‘The Man Who Saw Through Heaven’ by Wilbur Daniel SteelePosted: April 10, 2015
The Man Who Saw Through Heaven by Wilbur Daniel Steele, 1925
The magic trick:
Outlining the emotional stakes and conclusion in the opening paragraph
I must admit I was disappointed by this story. I so thoroughly enjoyed my first taste of Steele’s work – “How Beautiful With Shoes” – but I’m not such a fan of “The Man Who Saw Through Heaven.” It’s not a bad story by any stretch; just not my favorite.
Steele does something odd at the outset. He has his narrator basically lay out the entire emotional aftermath for the reader. He explains his guilt, his feeling of responsibility – incidental as his role may have been – for Hubert Diana’s existential crisis. It is a dramatic and attention-grabbing introduction, to be sure. The problem is – I found nothing left to hold my interest. The reader knows not only how the story will wind up but how the narrator will feel about this conclusion. What else is there to learn?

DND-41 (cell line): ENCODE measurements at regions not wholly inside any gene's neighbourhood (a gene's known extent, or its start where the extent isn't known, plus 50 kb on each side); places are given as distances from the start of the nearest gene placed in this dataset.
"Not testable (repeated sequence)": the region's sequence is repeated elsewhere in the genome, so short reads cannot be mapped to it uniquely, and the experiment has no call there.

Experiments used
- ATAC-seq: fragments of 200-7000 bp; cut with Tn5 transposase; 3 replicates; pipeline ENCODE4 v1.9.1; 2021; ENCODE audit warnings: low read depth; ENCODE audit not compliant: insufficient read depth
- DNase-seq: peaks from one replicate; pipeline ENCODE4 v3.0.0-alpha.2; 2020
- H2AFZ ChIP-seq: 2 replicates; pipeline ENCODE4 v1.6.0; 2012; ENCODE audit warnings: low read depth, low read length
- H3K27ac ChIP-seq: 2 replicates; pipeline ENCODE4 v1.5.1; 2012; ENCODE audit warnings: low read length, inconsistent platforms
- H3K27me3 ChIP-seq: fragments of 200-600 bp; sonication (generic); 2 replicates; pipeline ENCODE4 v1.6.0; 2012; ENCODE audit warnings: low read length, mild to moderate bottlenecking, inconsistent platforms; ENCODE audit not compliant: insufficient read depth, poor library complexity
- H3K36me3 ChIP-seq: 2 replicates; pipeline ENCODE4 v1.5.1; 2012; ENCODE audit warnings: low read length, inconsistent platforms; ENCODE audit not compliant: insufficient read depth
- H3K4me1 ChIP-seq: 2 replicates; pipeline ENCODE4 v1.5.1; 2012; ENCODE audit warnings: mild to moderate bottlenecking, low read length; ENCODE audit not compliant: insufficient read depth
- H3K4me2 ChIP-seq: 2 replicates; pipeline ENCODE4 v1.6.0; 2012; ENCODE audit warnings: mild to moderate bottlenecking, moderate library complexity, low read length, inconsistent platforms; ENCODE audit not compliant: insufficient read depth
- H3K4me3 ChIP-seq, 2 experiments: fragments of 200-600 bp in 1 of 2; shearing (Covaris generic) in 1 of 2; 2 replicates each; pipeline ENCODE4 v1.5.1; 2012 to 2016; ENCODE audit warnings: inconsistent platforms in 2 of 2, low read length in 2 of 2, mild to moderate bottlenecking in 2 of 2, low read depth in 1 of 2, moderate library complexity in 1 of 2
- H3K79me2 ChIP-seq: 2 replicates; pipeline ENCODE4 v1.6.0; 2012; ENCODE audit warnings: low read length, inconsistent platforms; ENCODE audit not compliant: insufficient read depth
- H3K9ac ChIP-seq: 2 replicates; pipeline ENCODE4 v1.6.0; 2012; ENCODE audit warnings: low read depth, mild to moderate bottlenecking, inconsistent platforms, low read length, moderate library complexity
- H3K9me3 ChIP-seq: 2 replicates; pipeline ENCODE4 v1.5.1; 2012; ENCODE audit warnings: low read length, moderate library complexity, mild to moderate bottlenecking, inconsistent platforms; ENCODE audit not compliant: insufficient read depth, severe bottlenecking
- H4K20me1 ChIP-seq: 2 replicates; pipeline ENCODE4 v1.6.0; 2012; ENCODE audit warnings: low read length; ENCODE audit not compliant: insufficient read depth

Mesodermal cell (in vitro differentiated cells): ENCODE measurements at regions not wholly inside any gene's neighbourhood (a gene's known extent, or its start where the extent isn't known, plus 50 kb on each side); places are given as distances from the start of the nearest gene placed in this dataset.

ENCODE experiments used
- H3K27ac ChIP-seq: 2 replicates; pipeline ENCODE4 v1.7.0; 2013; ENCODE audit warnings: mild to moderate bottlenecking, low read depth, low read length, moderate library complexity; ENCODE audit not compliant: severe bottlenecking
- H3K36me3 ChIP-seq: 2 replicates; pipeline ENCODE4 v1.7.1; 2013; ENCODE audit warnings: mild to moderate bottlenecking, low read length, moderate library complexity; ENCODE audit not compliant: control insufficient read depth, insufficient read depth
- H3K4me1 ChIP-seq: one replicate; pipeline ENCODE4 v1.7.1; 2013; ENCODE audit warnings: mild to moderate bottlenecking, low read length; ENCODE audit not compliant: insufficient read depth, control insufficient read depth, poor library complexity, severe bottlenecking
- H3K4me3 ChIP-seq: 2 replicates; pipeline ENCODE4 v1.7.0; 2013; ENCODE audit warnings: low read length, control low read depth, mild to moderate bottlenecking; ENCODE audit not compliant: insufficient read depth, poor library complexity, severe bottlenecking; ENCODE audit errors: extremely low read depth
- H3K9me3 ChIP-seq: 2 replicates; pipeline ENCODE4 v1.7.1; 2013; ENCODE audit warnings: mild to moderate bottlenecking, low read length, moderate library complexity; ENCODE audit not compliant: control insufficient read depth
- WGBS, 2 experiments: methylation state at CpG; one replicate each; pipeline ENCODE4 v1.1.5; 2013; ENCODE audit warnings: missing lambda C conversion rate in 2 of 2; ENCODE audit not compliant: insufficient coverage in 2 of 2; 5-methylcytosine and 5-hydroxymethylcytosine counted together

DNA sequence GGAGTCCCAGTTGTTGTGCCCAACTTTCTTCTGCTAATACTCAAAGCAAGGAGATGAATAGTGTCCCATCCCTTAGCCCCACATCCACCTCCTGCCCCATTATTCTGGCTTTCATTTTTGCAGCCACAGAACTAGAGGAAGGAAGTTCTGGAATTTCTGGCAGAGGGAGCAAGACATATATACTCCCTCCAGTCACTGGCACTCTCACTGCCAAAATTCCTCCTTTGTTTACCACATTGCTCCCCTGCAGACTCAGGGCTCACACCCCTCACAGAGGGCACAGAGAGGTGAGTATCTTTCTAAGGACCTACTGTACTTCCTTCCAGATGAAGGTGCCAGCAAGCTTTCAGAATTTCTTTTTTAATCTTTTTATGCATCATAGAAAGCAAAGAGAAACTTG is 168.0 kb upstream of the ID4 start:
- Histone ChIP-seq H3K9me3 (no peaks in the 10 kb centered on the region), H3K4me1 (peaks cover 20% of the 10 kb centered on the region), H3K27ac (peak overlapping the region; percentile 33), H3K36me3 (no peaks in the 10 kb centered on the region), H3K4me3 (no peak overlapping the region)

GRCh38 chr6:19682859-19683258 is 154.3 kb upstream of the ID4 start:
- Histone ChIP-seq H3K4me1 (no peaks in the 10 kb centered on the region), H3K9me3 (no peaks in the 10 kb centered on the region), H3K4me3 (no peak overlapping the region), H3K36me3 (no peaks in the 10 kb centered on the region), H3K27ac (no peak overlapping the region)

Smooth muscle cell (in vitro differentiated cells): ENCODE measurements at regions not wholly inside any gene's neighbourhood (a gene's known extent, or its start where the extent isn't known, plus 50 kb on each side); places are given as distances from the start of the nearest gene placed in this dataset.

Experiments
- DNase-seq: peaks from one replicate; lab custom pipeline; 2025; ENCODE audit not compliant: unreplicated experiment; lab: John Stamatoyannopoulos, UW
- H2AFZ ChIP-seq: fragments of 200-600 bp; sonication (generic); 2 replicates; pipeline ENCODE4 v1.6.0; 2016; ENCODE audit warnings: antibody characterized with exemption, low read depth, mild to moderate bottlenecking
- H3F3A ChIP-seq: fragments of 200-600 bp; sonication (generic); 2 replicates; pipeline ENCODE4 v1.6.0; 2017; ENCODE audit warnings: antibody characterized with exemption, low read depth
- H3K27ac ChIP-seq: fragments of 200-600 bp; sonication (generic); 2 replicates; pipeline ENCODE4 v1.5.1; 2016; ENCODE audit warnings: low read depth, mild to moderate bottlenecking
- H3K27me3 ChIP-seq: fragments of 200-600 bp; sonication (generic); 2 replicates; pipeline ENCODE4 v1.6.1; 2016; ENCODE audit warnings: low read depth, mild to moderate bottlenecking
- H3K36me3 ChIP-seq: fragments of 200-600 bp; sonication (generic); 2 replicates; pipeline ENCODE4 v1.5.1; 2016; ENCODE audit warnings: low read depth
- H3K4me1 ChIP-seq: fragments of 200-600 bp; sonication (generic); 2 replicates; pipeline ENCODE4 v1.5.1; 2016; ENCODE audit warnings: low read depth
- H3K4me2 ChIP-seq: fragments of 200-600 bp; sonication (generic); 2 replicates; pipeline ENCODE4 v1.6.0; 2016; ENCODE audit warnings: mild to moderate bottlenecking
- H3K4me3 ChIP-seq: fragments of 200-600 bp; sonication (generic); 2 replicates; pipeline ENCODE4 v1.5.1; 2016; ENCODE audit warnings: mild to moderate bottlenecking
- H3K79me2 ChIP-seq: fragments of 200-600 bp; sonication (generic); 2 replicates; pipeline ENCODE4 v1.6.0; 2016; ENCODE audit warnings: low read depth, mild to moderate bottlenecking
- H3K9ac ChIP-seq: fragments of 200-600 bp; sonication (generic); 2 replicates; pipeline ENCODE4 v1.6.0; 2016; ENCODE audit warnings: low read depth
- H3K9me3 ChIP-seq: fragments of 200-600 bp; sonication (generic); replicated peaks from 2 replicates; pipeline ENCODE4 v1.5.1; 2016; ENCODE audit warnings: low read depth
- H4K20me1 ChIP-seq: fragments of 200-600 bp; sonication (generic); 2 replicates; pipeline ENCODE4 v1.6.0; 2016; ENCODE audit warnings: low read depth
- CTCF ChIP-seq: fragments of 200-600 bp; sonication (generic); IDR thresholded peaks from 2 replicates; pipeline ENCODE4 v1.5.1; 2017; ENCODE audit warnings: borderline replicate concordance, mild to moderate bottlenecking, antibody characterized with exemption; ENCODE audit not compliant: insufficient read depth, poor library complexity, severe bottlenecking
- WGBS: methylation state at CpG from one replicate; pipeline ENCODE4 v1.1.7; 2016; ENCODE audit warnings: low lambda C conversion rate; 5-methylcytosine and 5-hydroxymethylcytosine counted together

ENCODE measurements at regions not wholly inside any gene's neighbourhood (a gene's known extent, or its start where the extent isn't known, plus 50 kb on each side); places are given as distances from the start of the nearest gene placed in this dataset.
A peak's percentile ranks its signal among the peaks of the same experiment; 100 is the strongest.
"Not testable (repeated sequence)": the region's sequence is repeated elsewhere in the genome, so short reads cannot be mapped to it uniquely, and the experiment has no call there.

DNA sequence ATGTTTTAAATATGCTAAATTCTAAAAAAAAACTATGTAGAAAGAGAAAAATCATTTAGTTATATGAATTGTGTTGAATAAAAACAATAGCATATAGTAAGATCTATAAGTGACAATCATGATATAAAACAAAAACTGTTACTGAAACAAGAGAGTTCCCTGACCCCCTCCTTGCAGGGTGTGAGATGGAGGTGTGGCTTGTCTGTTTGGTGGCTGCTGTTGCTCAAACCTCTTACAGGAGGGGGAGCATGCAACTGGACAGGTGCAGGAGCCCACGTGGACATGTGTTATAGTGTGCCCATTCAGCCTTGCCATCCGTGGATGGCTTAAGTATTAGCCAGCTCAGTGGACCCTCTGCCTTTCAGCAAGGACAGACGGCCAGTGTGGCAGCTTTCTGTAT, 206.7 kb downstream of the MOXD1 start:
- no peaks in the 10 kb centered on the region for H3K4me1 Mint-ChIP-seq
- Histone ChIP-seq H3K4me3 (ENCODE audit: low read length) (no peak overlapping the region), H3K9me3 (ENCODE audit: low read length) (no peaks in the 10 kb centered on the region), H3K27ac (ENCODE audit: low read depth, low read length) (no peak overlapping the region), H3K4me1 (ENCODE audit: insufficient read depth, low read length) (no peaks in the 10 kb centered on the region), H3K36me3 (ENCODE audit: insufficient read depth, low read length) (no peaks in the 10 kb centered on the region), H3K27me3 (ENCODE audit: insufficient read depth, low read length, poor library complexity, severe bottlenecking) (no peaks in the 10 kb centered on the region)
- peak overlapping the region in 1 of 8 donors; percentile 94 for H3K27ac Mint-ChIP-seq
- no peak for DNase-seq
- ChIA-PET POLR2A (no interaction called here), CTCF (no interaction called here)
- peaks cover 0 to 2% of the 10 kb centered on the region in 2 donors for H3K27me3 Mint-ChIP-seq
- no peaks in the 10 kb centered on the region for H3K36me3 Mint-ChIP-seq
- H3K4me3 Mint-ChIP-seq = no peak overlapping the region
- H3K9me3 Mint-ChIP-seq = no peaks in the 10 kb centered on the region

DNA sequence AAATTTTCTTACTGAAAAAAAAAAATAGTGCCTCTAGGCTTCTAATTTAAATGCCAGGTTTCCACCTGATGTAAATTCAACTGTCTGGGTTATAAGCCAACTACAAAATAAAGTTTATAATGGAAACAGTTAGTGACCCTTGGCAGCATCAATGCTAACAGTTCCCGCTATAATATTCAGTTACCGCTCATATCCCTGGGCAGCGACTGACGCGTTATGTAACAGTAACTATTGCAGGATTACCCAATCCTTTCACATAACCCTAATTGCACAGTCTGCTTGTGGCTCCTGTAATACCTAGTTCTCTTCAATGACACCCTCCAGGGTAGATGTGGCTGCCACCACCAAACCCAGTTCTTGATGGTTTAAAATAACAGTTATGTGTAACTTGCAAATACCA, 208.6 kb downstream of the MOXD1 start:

Not the most effective format for the plot, I’d argue. But it’s an interesting one, if nothing else, to note. And that’s quite a trick on Steele’s part.
People have wondered (there being obviously no question of romance involved) how I could ever have allowed myself to be let in for the East Africa adventure of Mrs. Diana in search of her husband. There were several reasons. To begin with, the time and effort and money weren’t mine: they were the property of the wheel of which I was but a cog, the Society through which Diana’s life had been insured, along with the rest of that job-lot of missionaries. The “letting in” was the firm’s. In the second place, the wonderers have not counted on Mrs. Diana’s capacity for getting things done for her. Meek and helpless, yes, but God was on her side. Too meek, too helpless to move mountains herself, if those who happened to be handy didn’t move them for her then her God would know the reason why. Having dedicated her all to making straight the Way, why should her neighbor cavil at giving a little? The writer for one, a colonial governor-general for another, railway magnates, insurance managers, safari leaders, the ostrich farmer of Ndua, all these and a dozen others in their turns have felt the hundred-ton weight of her thin-lipped meekness—have seen her in metaphor sitting grimly on the doorsteps of their souls.